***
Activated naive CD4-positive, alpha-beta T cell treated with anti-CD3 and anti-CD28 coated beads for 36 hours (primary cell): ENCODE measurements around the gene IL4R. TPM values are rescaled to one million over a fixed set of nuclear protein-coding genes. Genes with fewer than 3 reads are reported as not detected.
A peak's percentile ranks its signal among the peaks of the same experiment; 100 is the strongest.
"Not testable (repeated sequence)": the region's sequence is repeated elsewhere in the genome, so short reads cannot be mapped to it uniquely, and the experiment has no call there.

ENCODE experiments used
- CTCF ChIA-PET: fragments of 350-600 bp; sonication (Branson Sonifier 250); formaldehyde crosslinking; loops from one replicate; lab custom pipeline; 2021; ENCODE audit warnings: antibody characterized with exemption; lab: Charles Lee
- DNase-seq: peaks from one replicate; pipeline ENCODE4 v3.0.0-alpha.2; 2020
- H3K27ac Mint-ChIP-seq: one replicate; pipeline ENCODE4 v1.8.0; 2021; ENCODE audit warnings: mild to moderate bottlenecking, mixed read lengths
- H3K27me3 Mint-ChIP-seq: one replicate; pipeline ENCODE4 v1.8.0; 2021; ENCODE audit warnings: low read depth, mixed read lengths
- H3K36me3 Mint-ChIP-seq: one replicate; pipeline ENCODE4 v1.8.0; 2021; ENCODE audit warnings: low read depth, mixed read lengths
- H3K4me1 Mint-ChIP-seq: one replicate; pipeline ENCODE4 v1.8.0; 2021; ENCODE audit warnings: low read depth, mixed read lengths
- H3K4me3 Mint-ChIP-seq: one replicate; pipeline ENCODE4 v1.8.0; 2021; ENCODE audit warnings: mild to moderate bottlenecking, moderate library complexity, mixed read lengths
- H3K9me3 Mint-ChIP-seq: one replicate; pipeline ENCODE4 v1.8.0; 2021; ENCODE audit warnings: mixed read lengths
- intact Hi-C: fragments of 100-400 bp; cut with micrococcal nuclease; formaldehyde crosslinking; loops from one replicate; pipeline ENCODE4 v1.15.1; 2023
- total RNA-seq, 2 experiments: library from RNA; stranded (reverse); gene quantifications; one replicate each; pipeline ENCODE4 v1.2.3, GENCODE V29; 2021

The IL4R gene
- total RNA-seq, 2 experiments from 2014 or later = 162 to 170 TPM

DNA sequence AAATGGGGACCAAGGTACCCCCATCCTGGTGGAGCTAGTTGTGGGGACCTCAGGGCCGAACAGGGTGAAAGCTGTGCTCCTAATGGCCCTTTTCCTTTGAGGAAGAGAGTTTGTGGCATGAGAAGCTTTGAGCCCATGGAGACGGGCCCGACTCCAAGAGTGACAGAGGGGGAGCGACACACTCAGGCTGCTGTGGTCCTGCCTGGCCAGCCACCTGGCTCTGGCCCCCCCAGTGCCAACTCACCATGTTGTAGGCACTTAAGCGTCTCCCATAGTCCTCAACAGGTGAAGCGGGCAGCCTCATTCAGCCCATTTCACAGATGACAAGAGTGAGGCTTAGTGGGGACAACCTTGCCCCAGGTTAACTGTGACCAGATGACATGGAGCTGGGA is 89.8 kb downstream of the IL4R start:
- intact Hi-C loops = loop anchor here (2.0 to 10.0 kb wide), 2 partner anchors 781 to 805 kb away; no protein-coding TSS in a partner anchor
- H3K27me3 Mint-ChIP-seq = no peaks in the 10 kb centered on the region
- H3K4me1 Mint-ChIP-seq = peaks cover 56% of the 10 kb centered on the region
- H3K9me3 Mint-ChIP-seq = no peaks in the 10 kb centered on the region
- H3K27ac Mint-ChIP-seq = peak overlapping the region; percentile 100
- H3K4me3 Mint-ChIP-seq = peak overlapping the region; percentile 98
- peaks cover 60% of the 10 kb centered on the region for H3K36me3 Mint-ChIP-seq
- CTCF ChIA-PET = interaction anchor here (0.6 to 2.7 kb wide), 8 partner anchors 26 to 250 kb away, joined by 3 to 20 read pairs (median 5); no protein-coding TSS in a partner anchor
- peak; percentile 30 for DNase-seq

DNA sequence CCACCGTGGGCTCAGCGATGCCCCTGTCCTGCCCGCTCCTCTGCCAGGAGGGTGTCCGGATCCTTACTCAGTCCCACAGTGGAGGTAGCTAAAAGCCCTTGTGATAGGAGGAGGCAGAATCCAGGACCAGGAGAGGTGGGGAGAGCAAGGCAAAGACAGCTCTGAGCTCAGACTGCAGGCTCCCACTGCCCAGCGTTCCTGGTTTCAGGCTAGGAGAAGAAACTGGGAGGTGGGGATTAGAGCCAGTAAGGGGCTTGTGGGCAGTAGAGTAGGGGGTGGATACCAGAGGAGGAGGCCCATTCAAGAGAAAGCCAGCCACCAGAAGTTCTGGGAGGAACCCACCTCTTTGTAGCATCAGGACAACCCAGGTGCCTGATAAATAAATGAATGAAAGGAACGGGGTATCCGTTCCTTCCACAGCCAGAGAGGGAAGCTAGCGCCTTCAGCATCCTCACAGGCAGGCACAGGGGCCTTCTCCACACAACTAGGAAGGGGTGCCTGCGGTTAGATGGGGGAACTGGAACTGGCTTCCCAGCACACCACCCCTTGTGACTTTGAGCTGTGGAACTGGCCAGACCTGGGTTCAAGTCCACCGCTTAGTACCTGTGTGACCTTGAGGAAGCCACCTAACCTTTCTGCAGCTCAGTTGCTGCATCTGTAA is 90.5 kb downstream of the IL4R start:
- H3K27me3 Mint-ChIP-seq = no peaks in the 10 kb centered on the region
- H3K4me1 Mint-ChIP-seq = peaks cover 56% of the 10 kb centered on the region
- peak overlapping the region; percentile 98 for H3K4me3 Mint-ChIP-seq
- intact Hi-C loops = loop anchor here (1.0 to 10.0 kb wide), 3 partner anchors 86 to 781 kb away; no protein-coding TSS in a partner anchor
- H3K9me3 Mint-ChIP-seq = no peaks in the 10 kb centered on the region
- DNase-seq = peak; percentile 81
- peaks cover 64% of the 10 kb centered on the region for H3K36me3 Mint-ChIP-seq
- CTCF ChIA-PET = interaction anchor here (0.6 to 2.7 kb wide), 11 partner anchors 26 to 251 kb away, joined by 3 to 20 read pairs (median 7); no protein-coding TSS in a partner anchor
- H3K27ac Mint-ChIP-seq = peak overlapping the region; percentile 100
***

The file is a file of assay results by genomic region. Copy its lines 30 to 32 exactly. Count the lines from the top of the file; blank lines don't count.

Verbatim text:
- peak overlapping the region; percentile 98 for H3K4me3 Mint-ChIP-seq
- intact Hi-C loops = loop anchor here (1.0 to 10.0 kb wide), 3 partner anchors 86 to 781 kb away; no protein-coding TSS in a partner anchor
- H3K9me3 Mint-ChIP-seq = no peaks in the 10 kb centered on the region